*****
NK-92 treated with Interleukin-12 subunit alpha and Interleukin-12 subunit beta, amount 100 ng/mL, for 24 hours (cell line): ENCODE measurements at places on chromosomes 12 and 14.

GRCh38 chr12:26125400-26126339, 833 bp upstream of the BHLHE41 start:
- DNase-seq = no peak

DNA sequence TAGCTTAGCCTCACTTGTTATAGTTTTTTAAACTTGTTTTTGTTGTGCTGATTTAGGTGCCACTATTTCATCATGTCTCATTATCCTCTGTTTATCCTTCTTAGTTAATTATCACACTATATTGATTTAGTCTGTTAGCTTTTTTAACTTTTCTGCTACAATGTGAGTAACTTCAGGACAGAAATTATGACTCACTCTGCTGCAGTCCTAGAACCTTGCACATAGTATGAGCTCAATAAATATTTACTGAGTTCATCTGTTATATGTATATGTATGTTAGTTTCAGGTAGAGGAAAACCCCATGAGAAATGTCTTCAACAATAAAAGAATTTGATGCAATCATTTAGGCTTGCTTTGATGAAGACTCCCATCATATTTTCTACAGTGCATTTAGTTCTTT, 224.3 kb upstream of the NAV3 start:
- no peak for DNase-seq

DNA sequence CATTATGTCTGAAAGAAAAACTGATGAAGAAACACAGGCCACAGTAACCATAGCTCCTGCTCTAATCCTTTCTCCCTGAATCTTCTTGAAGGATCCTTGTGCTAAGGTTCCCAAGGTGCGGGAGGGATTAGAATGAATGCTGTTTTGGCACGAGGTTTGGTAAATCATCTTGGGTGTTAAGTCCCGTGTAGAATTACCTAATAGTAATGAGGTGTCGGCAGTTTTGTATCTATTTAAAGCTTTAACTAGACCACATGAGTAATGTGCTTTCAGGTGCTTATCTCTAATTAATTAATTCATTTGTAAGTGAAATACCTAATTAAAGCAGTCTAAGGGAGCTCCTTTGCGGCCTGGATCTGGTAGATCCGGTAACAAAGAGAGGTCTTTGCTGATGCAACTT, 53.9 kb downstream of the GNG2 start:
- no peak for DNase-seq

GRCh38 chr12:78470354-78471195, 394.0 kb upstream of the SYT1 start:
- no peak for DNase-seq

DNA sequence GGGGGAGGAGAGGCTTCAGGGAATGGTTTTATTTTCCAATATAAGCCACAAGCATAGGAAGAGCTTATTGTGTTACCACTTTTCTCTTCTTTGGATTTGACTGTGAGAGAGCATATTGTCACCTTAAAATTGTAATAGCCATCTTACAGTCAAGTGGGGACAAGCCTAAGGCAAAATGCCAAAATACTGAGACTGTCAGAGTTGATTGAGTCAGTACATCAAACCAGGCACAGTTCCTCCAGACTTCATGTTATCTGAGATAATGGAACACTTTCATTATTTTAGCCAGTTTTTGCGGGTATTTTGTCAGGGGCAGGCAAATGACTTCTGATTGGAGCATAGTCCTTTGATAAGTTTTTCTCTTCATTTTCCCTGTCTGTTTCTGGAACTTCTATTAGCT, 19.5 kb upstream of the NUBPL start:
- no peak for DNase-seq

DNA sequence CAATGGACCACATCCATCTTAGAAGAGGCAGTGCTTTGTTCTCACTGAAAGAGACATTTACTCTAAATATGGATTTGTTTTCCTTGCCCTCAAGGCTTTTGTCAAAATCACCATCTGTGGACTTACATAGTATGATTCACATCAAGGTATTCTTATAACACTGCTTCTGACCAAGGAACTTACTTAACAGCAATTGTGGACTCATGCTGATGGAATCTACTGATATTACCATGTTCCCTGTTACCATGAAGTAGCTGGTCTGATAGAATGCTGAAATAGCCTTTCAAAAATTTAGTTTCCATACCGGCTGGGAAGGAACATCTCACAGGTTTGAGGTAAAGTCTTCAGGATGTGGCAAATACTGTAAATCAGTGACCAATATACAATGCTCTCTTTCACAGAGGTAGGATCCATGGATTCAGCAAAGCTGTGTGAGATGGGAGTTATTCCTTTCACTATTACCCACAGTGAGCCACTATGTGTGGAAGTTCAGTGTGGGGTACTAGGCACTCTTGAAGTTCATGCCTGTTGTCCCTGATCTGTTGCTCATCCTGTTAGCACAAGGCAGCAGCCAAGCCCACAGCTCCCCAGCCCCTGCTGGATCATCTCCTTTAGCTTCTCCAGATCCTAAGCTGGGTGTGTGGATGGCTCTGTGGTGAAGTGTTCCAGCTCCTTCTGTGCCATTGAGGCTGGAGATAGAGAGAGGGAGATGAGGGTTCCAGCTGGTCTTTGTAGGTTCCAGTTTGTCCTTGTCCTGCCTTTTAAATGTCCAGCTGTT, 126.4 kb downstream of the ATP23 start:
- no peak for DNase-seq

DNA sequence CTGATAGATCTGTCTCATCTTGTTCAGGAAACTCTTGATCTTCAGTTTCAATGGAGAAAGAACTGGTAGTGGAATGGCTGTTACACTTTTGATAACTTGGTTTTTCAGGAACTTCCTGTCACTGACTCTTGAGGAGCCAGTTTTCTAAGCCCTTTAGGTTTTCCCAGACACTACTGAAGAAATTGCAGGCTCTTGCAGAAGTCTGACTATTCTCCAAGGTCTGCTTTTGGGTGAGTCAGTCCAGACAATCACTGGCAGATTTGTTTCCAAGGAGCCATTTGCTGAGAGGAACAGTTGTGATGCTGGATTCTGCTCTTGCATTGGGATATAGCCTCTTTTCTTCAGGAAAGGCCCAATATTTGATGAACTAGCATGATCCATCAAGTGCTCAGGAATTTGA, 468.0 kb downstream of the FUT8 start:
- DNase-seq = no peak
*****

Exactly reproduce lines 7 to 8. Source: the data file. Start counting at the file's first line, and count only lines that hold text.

- no peak for DNase-seq

GRCh38 chr12:78470354-78471195, 394.0 kb upstream of the SYT1 start: